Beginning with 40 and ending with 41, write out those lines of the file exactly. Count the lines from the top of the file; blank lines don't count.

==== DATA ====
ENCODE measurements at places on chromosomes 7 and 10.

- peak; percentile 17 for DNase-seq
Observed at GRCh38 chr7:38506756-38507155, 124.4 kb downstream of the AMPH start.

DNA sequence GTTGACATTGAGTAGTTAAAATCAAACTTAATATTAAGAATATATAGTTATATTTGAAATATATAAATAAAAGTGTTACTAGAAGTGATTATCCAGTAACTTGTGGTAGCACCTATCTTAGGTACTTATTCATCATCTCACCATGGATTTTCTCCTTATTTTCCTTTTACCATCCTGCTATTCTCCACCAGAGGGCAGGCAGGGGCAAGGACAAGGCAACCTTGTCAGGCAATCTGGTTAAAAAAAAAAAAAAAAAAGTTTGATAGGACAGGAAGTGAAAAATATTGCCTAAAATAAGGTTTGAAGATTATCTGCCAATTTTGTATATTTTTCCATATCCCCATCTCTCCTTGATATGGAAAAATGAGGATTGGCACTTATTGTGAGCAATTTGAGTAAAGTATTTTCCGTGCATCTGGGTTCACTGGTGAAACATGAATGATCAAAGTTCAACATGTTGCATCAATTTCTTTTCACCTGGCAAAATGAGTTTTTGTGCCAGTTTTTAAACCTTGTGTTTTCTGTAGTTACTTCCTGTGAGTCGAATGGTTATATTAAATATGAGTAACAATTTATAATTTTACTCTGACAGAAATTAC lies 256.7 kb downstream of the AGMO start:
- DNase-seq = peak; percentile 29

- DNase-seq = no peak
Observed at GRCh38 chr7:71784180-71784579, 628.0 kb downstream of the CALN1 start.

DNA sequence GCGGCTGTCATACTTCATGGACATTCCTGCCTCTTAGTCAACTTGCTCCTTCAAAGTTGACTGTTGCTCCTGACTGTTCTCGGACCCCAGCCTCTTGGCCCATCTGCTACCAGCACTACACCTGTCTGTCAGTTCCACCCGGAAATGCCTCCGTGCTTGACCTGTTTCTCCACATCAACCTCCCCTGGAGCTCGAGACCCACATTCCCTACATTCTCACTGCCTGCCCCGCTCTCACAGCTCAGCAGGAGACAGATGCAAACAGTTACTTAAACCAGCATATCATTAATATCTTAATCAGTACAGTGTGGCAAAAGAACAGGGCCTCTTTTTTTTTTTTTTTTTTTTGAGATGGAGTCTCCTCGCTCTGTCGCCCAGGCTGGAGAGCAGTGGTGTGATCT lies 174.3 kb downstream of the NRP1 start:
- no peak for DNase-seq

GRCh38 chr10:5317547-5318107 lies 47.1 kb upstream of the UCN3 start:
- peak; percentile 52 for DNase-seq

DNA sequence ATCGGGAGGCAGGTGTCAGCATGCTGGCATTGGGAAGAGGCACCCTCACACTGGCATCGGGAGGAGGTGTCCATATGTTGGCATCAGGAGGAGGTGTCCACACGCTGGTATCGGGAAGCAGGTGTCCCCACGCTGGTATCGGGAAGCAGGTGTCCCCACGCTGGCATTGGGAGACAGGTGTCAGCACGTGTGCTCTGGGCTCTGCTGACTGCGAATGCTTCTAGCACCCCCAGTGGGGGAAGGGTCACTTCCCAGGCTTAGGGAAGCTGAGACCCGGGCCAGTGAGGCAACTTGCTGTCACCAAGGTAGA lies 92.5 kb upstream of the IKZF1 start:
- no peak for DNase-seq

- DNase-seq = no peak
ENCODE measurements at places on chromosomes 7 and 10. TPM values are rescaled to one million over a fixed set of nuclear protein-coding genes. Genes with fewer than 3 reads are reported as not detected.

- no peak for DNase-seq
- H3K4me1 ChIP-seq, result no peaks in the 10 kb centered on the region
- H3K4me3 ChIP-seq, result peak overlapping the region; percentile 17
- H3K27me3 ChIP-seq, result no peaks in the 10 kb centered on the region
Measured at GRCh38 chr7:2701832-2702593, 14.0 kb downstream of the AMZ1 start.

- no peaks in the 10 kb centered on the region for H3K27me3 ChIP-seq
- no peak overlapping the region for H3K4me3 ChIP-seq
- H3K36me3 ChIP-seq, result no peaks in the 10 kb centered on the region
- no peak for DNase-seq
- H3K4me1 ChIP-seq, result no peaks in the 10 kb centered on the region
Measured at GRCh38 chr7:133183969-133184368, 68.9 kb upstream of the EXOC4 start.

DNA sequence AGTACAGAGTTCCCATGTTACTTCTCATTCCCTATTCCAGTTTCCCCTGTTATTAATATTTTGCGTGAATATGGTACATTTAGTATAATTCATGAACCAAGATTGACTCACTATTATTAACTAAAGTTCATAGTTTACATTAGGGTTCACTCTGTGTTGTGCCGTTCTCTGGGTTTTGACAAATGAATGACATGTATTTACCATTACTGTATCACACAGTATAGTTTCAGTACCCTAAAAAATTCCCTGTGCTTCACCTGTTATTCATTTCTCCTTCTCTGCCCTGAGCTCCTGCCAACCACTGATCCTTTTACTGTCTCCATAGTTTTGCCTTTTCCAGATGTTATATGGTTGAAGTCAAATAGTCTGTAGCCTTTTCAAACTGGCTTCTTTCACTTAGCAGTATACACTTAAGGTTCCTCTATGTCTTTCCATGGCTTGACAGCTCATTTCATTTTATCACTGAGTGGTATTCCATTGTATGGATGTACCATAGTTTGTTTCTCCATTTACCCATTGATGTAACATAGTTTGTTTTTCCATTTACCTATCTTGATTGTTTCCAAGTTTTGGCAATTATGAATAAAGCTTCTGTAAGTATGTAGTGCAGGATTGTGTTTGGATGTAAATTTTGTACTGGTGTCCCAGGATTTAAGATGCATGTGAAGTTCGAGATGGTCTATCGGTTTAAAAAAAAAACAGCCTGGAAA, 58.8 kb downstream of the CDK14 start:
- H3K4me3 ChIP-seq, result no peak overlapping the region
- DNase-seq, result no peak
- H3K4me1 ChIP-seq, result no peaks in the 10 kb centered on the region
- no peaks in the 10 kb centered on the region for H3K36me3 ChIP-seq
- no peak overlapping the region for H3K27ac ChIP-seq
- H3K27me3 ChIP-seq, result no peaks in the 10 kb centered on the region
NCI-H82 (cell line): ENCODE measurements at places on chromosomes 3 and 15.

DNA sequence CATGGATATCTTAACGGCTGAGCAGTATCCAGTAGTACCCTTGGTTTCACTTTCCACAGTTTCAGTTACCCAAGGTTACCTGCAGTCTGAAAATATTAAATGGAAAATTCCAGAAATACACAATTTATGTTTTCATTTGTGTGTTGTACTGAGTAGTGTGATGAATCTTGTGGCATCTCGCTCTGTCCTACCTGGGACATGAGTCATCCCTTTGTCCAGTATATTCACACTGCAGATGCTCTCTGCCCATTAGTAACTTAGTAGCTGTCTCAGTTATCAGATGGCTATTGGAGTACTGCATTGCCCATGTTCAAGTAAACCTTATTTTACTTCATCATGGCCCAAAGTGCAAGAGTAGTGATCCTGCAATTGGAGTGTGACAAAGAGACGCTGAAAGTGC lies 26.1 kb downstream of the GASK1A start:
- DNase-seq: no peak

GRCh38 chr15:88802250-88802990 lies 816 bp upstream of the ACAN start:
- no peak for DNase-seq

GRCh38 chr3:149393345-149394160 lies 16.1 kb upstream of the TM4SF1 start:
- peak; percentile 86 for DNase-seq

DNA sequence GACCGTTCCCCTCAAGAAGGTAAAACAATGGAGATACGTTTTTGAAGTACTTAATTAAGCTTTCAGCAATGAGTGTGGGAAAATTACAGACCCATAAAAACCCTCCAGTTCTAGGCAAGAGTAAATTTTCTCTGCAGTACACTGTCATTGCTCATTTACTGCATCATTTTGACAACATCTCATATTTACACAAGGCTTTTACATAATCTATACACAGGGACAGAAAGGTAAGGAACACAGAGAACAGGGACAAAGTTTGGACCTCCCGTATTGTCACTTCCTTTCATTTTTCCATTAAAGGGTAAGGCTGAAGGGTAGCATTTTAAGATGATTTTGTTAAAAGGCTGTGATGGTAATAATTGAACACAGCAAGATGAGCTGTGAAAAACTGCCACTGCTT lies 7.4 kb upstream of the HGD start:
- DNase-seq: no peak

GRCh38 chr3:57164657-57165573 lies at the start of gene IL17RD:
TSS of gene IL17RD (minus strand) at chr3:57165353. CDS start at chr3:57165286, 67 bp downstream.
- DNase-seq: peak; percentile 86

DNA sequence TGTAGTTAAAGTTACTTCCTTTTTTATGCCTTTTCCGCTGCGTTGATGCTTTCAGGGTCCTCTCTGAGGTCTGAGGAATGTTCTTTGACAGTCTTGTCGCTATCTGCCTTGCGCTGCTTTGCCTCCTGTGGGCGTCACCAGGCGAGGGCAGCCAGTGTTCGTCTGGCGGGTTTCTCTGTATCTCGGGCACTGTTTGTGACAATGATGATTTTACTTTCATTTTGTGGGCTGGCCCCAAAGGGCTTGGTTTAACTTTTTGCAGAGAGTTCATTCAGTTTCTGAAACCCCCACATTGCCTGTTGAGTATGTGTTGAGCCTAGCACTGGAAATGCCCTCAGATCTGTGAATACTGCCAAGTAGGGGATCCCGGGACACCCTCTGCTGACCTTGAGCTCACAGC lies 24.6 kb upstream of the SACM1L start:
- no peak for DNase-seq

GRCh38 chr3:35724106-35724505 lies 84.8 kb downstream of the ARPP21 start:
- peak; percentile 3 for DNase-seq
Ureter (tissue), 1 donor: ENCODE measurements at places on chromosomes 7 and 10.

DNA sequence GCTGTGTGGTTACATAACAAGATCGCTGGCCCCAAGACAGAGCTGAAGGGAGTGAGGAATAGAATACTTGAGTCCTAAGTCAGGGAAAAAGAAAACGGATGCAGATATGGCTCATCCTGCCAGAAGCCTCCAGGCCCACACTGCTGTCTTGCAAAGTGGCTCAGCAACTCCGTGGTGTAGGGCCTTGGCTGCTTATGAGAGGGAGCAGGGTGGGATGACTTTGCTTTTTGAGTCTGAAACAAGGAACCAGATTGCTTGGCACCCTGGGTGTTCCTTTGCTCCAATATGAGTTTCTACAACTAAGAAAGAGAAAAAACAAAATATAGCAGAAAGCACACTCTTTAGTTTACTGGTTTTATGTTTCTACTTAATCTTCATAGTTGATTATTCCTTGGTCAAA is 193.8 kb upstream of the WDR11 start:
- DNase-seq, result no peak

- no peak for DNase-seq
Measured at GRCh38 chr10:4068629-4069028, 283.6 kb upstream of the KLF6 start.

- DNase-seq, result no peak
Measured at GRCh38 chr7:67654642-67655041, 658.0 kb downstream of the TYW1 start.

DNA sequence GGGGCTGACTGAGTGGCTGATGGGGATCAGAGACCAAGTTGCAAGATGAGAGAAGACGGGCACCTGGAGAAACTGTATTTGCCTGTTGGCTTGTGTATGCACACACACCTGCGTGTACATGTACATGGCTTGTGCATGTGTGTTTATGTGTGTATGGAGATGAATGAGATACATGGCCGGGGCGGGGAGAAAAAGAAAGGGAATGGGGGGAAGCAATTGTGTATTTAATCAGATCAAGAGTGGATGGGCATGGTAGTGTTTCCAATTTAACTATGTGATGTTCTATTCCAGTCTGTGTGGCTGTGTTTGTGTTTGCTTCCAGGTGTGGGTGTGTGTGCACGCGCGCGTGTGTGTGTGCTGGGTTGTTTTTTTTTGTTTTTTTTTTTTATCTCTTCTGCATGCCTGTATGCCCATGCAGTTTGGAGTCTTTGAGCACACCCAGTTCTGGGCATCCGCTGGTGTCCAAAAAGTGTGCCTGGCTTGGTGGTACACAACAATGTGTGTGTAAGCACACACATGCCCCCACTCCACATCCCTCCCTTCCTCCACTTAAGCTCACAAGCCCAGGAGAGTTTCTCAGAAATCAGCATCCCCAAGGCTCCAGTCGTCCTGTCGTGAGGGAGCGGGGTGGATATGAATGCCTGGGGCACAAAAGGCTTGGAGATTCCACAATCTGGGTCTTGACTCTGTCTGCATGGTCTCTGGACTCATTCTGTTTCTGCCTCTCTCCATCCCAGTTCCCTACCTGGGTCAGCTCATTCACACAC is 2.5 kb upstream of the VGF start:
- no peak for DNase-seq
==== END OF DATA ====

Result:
- peak; percentile 86 for DNase-seq

DNA sequence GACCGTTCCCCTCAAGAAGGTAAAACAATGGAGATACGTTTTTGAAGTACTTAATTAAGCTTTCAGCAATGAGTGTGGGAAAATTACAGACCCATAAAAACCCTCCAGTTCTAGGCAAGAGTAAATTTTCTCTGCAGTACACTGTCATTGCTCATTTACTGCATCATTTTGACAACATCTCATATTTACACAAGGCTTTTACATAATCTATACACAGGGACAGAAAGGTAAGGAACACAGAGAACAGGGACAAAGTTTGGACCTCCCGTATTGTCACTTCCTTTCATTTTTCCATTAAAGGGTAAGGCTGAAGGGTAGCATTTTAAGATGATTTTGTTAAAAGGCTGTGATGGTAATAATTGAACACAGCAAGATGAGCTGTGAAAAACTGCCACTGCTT lies 7.4 kb upstream of the HGD start: